Teachers risk sanction over scarf protest

Robyn Grace Rachel Eddie

Teachers who engage in a campaign to show solidarity with Palestine face misconduct processes if they are found to be in breach of their professional code of conduct.

Premier Jacinta Allan said yesterday the Education Department was working with schools in response to the teachers’ week of action, which encourages them to show support for Palestinians during the Israel-Hamas war by wearing a traditional keffiyeh scarf or inviting advocates into classrooms.

More than 200 teachers are also expected to attend a vigil outside the State Library tomorrow night.

Allan would not say what specific action could be taken but Education Department deputy secretary David Howes warned in a letter to principals on Monday that teachers who took part in the campaign risked breaching their obligation to maintain impartiality and public trust.

Two Australian Education Union sub-branches, covering the inner city and Maribyrnong, started the week of action on Monday.

A government school teacher involved in the campaign said the teachers had been warned they might be in breach of several clauses in the public sector’s code of conduct, including impartiality, using their platform for personal gain and bringing the department or school into disrepute.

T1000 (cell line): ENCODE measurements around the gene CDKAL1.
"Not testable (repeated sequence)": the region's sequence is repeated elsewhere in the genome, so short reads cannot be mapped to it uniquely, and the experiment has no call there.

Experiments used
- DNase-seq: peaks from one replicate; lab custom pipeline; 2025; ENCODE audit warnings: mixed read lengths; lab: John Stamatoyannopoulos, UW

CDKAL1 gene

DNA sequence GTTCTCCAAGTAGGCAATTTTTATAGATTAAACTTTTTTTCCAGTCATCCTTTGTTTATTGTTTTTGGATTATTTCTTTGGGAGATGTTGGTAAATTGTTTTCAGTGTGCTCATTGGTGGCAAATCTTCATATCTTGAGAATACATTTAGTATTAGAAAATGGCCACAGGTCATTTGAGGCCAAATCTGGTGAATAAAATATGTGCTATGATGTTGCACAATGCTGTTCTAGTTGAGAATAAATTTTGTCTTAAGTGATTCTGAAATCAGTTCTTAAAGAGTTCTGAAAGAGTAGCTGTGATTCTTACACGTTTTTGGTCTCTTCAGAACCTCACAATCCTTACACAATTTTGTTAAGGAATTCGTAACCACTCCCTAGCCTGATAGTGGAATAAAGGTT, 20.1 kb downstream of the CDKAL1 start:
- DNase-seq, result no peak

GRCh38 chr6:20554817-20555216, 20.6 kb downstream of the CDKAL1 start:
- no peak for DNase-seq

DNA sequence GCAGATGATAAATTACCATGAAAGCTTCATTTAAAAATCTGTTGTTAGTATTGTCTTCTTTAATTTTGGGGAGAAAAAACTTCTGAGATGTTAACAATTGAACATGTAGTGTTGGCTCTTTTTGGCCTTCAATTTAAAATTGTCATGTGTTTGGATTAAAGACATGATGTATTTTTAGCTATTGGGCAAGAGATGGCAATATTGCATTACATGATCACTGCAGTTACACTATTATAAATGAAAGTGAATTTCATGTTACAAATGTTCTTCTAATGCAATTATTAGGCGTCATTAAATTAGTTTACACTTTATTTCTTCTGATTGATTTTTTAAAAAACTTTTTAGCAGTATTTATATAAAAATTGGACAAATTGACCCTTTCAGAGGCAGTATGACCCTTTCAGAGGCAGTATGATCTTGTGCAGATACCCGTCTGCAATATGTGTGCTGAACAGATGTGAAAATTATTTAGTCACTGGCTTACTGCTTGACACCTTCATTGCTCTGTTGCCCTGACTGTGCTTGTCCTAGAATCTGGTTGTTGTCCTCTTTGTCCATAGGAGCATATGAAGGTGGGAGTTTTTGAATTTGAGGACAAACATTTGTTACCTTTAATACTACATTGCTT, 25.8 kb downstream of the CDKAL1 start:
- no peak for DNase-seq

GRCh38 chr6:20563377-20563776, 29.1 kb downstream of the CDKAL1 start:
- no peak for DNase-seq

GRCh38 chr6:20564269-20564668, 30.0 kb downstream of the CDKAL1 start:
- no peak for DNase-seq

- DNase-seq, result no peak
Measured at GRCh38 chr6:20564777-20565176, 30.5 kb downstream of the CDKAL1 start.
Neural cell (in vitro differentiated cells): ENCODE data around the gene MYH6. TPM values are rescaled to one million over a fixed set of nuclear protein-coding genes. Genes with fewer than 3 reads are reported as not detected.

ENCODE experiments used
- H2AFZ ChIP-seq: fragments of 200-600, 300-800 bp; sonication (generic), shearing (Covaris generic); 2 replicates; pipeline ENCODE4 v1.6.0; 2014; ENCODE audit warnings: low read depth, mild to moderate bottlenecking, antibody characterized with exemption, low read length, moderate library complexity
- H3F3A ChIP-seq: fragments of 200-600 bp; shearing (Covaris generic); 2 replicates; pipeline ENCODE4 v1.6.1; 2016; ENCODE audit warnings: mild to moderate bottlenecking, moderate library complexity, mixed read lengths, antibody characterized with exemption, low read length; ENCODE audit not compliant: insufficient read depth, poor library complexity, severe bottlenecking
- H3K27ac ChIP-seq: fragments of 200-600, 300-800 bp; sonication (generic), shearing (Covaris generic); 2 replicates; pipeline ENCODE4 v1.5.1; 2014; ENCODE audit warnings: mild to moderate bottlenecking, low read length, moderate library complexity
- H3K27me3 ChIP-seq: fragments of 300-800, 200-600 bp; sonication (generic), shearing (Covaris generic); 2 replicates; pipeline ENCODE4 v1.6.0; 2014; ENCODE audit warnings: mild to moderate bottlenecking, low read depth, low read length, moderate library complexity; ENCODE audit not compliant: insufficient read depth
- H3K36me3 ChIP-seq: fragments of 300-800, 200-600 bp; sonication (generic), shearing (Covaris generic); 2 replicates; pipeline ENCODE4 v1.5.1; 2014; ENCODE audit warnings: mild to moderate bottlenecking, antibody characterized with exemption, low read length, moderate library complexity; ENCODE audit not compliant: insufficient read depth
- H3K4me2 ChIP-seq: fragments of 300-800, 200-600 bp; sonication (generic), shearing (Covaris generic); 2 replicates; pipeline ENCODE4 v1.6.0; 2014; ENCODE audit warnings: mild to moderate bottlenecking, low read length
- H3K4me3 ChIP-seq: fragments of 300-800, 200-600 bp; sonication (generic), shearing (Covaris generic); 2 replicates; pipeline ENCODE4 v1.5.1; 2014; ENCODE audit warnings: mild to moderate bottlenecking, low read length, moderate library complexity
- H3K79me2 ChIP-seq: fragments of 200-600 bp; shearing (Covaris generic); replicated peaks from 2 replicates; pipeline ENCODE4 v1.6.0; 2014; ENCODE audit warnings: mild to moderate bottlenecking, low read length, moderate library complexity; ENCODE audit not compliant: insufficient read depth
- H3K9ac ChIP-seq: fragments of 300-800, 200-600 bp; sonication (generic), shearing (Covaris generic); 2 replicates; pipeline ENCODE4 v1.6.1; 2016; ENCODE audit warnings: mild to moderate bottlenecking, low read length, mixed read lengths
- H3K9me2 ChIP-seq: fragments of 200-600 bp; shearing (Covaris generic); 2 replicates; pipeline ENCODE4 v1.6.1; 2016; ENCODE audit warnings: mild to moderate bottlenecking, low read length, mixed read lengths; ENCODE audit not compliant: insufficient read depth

Failure to behave in the ways described in the code may lead to action under performance management or misconduct processes, the department’s website says.

A teacher who says she was sent home for giving colleagues leaflets that supported Palestine said school staff had been told to shut down classroom conversations about the Israel-Hamas war.

The inner-city teacher, who asked to be known only as Louisa, said the silence in schools about the situation in Israel and Palestine was doing a disservice to students.

She said her school had run a fundraiser last year for Ukrainian refugees in the war with Russia. She was told the same could not be done for humanitarian aid for Gaza.

‘‘We have been told to not allow any discussions in the classrooms in regards to what is happening in Palestine and in Israel,’’ Louisa said. ‘‘I think the silence that is coming from the schools is actually quite damaging.’’

The premier yesterday reiterated comments from Education Minister Ben Carroll, who has condemned the week of action.

‘‘Schools are a place where students cannot just get a great education, they can get the support that they need through challenging times and these are challenging times for many in our community,’’ she said.

‘‘It is simply not appropriate for additional division, additional distress to be brought into classrooms by this sort of action that could potentially cause distress to some students.’’

A teacher involved in the action, who wanted to be known only as Lucy, said staff and students had expressed relief that the issue was being discussed in schools, which had up to this point conveyed ‘‘disturbing’’ expectations on teachers not to discuss the war.

‘‘When UN officials are calling it a genocide, it’s really, really important for teachers to do what we have said for generations, which is not to be silent in the face of that,’’ Lucy said.

‘‘Schools must be a place – and they already are a place – for discussion about this.’’

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